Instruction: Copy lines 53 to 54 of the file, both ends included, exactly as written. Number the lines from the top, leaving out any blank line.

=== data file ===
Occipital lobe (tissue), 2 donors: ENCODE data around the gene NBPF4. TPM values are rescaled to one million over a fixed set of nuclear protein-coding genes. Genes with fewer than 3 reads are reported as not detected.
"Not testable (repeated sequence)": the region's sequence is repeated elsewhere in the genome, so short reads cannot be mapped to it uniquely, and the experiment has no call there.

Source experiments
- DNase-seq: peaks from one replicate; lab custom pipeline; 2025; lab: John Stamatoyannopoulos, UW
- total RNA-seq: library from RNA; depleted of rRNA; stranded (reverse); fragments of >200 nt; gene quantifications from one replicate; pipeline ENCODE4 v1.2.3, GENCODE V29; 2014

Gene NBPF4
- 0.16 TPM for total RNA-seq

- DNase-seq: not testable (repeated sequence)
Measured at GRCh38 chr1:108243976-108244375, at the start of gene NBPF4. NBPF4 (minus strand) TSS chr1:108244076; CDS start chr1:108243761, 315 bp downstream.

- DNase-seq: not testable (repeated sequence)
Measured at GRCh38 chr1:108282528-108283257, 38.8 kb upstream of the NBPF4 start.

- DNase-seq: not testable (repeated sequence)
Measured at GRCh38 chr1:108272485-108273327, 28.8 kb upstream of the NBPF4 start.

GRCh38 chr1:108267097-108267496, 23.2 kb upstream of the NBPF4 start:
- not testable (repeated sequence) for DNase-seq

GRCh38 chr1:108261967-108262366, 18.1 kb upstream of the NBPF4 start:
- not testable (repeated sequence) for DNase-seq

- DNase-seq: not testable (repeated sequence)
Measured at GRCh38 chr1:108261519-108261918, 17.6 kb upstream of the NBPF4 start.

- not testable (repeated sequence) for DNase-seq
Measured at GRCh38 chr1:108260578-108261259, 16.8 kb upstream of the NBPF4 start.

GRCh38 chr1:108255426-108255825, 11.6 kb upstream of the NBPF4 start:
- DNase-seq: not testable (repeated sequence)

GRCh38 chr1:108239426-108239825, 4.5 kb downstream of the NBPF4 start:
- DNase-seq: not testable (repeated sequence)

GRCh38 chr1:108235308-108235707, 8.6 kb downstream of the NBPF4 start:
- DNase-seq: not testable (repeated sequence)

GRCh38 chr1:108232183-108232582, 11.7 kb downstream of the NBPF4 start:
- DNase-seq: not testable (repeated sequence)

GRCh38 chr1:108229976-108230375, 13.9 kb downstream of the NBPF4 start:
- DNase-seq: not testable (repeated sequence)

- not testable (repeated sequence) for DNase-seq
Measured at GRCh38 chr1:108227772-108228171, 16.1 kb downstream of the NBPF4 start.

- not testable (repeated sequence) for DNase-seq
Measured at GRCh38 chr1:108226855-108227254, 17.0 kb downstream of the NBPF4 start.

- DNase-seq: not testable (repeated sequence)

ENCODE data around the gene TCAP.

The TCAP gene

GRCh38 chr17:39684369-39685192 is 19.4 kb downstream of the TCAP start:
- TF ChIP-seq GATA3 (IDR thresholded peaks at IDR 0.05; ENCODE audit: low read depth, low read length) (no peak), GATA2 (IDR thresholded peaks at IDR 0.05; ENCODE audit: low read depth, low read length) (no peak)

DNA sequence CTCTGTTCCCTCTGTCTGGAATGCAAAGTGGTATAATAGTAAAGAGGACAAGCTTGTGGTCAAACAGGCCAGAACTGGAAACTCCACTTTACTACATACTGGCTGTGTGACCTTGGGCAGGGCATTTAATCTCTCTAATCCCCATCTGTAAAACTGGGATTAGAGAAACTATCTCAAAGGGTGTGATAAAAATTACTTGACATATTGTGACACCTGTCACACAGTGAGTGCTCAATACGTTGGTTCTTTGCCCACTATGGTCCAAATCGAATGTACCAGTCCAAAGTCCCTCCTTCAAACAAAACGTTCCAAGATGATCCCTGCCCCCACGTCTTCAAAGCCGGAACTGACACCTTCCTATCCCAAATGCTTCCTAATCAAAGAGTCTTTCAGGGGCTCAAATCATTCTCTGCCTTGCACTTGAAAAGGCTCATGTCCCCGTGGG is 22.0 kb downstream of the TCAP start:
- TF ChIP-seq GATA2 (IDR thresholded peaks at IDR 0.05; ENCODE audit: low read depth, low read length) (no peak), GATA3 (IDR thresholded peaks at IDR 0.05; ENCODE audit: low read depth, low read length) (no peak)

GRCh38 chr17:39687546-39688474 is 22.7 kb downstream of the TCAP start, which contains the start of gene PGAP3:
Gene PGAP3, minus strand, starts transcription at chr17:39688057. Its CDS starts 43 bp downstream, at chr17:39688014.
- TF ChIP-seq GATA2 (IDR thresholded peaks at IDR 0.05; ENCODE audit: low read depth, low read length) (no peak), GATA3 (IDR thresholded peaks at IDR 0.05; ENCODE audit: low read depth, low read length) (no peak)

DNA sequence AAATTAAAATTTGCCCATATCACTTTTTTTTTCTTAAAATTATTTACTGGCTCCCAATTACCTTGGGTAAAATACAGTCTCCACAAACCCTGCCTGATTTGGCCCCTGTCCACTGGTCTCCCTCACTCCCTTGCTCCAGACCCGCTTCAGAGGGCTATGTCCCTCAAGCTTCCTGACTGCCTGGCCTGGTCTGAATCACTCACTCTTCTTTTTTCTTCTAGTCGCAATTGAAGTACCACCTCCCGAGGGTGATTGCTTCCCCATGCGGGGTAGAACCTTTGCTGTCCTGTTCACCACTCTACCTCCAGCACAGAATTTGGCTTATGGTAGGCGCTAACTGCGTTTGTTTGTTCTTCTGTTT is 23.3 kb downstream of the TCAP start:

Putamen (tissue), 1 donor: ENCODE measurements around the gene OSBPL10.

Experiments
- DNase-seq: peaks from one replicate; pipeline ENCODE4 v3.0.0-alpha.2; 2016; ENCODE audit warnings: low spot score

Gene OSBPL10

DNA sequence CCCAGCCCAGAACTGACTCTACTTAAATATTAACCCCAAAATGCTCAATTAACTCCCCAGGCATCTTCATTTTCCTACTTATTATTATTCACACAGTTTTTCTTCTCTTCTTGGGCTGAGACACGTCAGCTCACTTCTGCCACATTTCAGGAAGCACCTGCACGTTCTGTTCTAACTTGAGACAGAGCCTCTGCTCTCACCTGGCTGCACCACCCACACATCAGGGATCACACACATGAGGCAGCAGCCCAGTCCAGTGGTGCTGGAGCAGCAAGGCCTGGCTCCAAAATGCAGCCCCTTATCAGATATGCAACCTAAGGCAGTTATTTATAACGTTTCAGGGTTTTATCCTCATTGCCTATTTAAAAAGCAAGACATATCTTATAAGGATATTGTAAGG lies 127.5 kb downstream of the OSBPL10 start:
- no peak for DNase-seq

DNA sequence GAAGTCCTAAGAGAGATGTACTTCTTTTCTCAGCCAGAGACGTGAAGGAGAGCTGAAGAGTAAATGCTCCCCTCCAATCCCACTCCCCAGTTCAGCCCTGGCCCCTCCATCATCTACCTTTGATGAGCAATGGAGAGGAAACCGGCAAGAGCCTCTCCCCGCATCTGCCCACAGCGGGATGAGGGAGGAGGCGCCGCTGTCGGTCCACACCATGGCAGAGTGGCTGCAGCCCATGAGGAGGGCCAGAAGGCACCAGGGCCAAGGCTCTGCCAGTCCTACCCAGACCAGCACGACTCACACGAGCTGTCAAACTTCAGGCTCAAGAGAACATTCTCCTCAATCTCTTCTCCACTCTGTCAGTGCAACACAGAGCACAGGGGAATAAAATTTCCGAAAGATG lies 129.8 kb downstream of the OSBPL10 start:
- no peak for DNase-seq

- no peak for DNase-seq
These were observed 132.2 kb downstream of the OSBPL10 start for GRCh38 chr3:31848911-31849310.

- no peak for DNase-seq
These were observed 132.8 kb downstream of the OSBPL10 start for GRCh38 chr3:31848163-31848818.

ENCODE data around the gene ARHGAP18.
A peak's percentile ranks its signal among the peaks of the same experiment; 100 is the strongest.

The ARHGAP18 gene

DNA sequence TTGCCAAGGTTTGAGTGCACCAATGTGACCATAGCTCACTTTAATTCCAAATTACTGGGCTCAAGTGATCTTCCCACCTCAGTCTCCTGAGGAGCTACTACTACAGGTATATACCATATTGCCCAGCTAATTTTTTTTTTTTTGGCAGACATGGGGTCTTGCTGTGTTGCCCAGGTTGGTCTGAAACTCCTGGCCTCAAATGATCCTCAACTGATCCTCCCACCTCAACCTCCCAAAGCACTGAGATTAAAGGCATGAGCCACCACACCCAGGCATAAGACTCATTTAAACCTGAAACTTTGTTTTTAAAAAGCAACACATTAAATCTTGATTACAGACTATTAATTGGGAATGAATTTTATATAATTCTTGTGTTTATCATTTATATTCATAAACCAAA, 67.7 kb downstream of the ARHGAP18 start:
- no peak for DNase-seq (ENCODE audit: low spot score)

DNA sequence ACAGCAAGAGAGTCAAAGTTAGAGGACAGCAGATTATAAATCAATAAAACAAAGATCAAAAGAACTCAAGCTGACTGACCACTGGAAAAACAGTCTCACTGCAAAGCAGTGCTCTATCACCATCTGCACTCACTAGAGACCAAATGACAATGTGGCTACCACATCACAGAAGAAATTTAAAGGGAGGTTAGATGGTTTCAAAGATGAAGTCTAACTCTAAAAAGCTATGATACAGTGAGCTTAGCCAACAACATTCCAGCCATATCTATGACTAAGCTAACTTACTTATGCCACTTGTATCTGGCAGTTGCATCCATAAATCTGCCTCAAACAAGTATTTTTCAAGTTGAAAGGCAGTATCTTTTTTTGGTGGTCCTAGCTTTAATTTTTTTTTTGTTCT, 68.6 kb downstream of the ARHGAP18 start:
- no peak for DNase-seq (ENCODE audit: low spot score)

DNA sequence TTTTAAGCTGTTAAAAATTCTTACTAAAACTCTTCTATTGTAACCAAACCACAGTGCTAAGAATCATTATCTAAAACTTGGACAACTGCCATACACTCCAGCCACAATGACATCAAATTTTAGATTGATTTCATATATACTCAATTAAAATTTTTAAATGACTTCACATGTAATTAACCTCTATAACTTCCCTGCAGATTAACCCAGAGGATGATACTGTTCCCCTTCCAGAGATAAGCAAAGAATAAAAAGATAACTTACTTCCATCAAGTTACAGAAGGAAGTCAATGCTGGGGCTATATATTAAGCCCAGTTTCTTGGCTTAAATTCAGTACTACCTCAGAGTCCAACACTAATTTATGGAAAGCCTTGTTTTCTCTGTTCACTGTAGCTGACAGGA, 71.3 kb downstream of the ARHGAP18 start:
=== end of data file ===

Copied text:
DNA sequence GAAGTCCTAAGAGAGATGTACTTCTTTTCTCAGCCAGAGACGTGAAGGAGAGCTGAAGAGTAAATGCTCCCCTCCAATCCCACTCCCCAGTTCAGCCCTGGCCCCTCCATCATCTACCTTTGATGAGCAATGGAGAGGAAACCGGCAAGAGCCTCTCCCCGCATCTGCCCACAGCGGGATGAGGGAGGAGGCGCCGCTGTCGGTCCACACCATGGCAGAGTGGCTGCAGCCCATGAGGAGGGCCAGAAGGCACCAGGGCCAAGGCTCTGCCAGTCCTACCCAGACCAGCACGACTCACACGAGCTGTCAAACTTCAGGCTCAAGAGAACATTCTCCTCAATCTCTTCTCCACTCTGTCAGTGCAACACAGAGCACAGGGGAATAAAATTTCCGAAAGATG lies 129.8 kb downstream of the OSBPL10 start:
- no peak for DNase-seq